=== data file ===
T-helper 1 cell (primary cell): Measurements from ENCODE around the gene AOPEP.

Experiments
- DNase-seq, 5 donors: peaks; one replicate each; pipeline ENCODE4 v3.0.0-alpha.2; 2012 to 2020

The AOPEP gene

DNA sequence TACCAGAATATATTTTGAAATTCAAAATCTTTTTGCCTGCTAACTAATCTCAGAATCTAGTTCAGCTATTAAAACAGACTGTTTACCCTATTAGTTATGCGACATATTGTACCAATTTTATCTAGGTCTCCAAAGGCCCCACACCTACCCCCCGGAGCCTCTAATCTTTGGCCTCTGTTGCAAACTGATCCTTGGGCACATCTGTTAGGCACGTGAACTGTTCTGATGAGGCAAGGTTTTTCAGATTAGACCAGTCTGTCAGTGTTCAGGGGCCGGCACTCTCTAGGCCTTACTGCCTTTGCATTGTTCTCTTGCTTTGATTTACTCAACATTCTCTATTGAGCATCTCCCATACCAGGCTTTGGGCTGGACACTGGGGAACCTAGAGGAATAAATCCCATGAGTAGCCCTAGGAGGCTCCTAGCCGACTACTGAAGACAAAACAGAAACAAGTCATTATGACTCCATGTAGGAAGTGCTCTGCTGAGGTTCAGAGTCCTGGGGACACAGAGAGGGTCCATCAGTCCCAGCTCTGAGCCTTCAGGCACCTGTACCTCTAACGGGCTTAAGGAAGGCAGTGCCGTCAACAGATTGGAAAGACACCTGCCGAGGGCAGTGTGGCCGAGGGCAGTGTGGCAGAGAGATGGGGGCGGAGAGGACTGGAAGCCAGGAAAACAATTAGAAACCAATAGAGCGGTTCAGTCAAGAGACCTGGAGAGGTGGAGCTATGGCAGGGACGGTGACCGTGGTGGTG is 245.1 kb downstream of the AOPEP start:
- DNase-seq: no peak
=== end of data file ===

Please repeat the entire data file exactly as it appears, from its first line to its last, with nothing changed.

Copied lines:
T-helper 1 cell (primary cell): Measurements from ENCODE around the gene AOPEP.

Experiments
- DNase-seq, 5 donors: peaks; one replicate each; pipeline ENCODE4 v3.0.0-alpha.2; 2012 to 2020

The AOPEP gene

DNA sequence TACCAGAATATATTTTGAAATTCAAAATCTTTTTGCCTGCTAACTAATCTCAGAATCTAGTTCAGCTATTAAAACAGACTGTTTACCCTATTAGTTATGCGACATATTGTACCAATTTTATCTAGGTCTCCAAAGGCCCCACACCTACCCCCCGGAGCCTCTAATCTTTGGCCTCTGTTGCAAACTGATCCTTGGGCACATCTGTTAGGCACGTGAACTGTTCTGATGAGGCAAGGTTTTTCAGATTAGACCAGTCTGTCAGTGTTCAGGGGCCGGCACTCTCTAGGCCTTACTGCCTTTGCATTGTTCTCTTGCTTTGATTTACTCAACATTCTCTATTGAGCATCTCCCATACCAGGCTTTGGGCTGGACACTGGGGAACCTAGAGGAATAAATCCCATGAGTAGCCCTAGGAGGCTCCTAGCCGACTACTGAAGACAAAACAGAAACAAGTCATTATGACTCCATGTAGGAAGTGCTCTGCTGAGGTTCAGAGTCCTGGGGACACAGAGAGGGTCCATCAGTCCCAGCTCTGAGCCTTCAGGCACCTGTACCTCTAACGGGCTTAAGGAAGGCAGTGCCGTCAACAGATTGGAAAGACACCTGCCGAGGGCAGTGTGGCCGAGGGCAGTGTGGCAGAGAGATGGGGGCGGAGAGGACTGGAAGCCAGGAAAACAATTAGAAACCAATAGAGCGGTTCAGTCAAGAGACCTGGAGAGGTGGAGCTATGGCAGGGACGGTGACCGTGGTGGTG is 245.1 kb downstream of the AOPEP start:
- DNase-seq: no peak